kpaulc at earthlink.net
Fri Mar 12 06:47:49 EST 2004
The Experimenters' results are interesting and Important,
but their conclusions are False.
It's as I discussed in my prior reply in this thread.
"John H." <johnh at faraway.> wrote in message
news:40511efe at dnews.tpgi.com.au...
> Have downloaded the file, can forward if you wish; 465k
> The Journal of Neuroscience, May 1, 2003 . 23(9):3790 -3795
> Menstrual Cycle-Dependent Neural Plasticity in the Adult
> Human Brain Is Hormone, Task, and Region Specific
> Guille´n Ferna´ndez,1,3 Susanne Weis,1 Birgit Stoffel-Wagner,2 Indira
> Tendolkar,4 Markus Reuber,1 Stefan Beyenburg,1
> Peter Klaver,1 Ju¨rgen Fell,1 Armin de Greiff,5 Ju¨rgen Ruhlmann,6 Ju¨rgen
> Reul,6 and Christian E. Elger1
> Departments of 1Epileptology and 2Clinical Biochemistry, University of
> 53105 Bonn, Germany, 3F. C. Donders Centre for Cognitive Neuroimaging,
> 6500 HB Nijmegen, The Netherlands, 4Department of Psychiatry, University
> Cologne, 50924 Cologne, Germany, 5Departments of Neurology and
> Neuroradiology, University of Essen, 45122 Essen, Germany, and 6Department
> of Diagnostic and Therapeutic Neuroradiology, Medical Center Bonn, 53119
> Bonn, Germany
> In rodents, cyclically fluctuating levels of gonadal steroid hormones
> modulate neural plasticity by altering synaptic transmission and
What they observed is not structural Plasticity, but
'normal' "supersystem configuration" differentials
that're correlated to global TD E/I, of course, in
a way that's correlated to the hormonal differentials
that they were monitoring.
> Alterations ofmoodand cognition observed during the
> menstrual cycle suggest that steroid-related plasticity also occurs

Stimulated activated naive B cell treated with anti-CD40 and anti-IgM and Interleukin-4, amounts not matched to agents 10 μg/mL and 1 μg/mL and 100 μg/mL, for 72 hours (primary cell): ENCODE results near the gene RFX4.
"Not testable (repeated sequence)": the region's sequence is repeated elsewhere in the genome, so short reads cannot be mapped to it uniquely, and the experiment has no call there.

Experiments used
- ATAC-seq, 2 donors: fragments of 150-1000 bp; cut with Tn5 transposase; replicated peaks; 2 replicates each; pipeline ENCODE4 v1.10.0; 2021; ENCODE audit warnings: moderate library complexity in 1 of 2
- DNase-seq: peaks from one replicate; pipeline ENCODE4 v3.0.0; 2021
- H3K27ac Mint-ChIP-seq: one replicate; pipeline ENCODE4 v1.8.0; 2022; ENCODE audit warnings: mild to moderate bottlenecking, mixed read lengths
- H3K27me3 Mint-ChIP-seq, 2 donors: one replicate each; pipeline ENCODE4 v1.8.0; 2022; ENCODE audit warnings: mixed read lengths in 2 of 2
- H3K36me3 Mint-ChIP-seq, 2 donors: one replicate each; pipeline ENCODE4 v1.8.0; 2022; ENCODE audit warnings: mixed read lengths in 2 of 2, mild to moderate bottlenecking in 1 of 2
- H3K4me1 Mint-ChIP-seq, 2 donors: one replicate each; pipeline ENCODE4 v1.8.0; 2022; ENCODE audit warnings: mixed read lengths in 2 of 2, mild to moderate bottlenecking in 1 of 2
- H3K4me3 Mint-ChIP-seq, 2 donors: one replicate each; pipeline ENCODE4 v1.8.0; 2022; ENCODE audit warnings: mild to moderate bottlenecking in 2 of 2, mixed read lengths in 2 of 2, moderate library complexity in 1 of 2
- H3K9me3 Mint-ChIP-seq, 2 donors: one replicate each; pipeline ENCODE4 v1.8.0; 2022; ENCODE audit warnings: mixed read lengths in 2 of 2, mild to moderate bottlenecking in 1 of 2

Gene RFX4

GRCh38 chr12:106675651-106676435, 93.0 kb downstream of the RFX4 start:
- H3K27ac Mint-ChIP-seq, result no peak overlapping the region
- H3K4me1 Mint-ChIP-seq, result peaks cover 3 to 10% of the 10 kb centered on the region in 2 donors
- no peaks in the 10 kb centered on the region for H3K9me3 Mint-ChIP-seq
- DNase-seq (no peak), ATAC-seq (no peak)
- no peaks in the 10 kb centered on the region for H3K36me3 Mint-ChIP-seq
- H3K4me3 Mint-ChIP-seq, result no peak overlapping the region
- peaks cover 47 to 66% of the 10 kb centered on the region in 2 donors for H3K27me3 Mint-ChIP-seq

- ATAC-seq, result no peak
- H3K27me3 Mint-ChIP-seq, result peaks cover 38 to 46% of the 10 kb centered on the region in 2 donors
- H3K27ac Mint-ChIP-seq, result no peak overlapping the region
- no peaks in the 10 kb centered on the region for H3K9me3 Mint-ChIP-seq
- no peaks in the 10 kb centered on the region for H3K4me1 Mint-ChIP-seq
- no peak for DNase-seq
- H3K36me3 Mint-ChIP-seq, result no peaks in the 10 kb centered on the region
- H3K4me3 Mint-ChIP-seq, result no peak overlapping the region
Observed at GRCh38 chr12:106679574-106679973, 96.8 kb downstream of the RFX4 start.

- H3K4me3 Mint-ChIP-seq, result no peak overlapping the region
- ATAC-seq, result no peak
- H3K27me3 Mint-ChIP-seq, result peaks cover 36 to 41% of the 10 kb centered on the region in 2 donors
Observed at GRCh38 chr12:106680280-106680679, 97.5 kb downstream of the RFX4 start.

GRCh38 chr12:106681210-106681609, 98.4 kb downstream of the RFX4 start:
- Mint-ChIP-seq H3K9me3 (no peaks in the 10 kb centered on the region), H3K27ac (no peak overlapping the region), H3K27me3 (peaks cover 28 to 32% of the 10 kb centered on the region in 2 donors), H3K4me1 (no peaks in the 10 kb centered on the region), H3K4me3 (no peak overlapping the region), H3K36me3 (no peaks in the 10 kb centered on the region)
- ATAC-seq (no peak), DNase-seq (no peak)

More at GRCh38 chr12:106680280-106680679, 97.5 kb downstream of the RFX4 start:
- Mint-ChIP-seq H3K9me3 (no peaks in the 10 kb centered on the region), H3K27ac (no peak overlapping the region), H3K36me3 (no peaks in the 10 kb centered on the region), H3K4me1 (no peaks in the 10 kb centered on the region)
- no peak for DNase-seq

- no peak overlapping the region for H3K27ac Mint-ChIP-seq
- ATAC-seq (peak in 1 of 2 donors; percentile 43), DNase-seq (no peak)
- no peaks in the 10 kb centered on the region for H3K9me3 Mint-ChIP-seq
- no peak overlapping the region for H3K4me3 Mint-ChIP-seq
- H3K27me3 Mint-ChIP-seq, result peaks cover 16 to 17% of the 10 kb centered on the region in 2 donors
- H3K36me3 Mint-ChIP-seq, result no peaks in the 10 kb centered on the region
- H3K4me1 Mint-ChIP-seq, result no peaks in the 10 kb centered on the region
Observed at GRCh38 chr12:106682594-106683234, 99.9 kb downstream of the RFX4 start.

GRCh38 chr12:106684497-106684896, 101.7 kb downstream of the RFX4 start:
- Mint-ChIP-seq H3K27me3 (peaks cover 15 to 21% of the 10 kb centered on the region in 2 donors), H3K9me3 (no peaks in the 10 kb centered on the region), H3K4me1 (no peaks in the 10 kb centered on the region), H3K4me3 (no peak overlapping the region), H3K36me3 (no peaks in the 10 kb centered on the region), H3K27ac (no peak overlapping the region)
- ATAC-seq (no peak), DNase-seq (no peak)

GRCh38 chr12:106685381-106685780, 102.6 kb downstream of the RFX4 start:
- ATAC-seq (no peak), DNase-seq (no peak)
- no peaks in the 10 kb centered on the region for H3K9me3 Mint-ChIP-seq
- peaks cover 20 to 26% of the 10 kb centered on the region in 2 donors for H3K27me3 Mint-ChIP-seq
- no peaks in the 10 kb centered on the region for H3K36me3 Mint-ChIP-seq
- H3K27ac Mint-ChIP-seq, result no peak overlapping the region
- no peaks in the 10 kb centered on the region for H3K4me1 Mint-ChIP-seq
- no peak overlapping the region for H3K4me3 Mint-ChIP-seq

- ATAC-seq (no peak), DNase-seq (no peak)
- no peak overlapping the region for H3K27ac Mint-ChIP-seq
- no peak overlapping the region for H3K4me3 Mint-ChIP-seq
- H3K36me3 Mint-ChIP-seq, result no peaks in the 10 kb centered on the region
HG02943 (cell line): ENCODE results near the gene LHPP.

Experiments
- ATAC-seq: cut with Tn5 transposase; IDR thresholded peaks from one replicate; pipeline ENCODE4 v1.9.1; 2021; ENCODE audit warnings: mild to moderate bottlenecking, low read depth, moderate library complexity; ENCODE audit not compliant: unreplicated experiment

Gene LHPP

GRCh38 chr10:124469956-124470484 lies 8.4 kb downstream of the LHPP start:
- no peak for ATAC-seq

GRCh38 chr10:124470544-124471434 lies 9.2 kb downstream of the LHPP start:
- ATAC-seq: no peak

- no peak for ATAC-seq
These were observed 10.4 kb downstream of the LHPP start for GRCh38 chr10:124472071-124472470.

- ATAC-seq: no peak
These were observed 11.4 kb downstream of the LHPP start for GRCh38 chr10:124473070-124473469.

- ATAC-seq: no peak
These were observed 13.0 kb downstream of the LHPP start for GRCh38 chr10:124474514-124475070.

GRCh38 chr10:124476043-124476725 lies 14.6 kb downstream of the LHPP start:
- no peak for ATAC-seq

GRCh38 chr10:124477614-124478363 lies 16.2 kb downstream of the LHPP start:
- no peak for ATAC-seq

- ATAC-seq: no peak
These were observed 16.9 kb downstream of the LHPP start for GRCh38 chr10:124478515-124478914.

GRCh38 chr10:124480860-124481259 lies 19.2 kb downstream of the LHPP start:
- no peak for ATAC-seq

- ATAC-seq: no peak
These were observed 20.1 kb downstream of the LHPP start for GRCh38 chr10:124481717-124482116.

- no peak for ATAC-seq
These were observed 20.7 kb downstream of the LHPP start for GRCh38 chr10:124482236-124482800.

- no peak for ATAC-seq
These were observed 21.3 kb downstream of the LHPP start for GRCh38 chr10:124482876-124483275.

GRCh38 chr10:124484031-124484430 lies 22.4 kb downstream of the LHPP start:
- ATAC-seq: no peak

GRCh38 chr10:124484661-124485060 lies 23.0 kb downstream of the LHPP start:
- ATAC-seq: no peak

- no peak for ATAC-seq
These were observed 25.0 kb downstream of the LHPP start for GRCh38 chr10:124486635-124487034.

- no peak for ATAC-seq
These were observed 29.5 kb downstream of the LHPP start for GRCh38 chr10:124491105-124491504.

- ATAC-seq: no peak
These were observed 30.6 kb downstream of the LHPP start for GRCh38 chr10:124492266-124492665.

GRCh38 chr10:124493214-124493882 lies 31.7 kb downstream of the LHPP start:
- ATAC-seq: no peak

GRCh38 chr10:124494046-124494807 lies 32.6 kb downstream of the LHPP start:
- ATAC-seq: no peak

> in humans. Cycle phase-dependent differences in cognitive performance have
> almost exclusively been found in tasks probing lateralized
> neuronal domains, i.e., cognitive domains such as language, which are
> predominantly executed by one hemisphere.
'language' tends, strongly, to 'always' directly-reflect
global TD E/I.
> To search for neural
> correlates of hormonally mediated neural plasticity in humans, we thus
> conducted a functional magnetic resonance imaging study
> measuring brain activity related to a semantic decision task in the
> domain. This was contrasted with a letter-matching task in the
> perceptual domain, in which we expected no steroid hormone-mediated
> We investigated 12 young healthy women in a counterbalanced
> repeated-measure design during low-steroid menstruation and high-steroid
> midluteal phase. Steroid serum levels correlated
> with the volume and lateralization of particular brain activations related
> to the semantic task but not with brain activity related to the
> perceptual task.
Noted in-passing: The perceptual task does not require
the subject to express 'self'. The subject only expresses
recognition of a stimulus that's external to 'self'.
> More specifically, bilateral superior temporal recruitment
> correlated positively with progesterone and medial superior
> frontal recruitment with both progesterone and estradiol serum levels,
> whereas activations in inferior and middle frontal cortex were
> unaffected by steroid levels. In contrast to these specific interactions,
> testosterone levels correlated nonselectively with overall activation
> levels by neural and/or vascular factor(s).
In all three cases, there it is, a physiological 'picture' of
global TD E/I(up)
> In conclusion, our data
> demonstrate steroid hormone responsivity in the adult human brain by
> revealing neural plasticity in the language domain, which appears hormone,
> task, and region specific.
It's not structural plasticity, but dynammically-tuned
"supersystem configuration" variability.
If it was structural plasticity, there'd be a cummulative
effect throughout Life, which would, necessarily, also
exhibit a long-term diminution.
I suggest the Experimenters do periodic long-term follow-ups
with their subjects, and, perhaps, do single-instance studies for
correlates in Women of other ages.
K. P. Collins
> "NMF" <nm_fournier at ns.sympatico.ca> wrote in message
> news:2w44c.28234$hG.351644 at news20.bellglobal.com...
> > "John H." <johnh at faraway.> wrote in message
> > news:405037d3 at dnews.tpgi.com.au...
> > > Last year some
> > > German scientists studied how female brains handle language through
> > > course of the menstrual cycle. To their surprise they found noted
> > > differences across the cycle. Not small regionally specific
> > > either, but wholesale changes in left-right balance in language
> > > and comprehension.
> > Hi John, could you find the reference to that study. I would really
> > appreciate it.
> > Thanks a lot.
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